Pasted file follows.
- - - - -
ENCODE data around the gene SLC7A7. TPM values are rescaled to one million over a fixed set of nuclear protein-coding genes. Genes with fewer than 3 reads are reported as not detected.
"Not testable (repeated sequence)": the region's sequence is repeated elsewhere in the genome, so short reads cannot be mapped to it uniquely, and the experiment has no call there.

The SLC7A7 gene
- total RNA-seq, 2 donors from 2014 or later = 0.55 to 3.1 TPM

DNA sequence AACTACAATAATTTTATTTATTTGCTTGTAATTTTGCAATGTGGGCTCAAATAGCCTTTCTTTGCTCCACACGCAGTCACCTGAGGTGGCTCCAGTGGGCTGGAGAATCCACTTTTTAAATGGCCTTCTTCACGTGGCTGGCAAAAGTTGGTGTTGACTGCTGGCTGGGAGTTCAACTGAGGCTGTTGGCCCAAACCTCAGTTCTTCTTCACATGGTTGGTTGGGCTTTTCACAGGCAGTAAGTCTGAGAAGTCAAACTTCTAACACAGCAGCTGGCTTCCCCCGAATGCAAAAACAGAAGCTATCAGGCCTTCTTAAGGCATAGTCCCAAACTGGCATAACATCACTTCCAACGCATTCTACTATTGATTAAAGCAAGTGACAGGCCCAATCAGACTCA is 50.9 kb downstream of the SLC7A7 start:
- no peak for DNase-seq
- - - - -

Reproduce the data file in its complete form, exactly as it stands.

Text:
ENCODE data around the gene SLC7A7. TPM values are rescaled to one million over a fixed set of nuclear protein-coding genes. Genes with fewer than 3 reads are reported as not detected.
"Not testable (repeated sequence)": the region's sequence is repeated elsewhere in the genome, so short reads cannot be mapped to it uniquely, and the experiment has no call there.

The SLC7A7 gene
- total RNA-seq, 2 donors from 2014 or later = 0.55 to 3.1 TPM

DNA sequence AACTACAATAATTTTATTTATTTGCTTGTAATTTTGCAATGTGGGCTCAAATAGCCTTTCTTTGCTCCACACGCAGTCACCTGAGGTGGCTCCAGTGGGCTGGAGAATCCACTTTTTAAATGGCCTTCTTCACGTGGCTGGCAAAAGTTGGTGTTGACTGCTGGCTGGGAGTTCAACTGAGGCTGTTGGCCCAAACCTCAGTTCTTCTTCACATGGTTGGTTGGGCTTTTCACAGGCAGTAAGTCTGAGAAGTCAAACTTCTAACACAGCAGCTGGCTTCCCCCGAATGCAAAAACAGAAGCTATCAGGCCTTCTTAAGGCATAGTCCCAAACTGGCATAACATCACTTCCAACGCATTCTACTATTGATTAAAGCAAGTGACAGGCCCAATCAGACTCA is 50.9 kb downstream of the SLC7A7 start:
- no peak for DNase-seq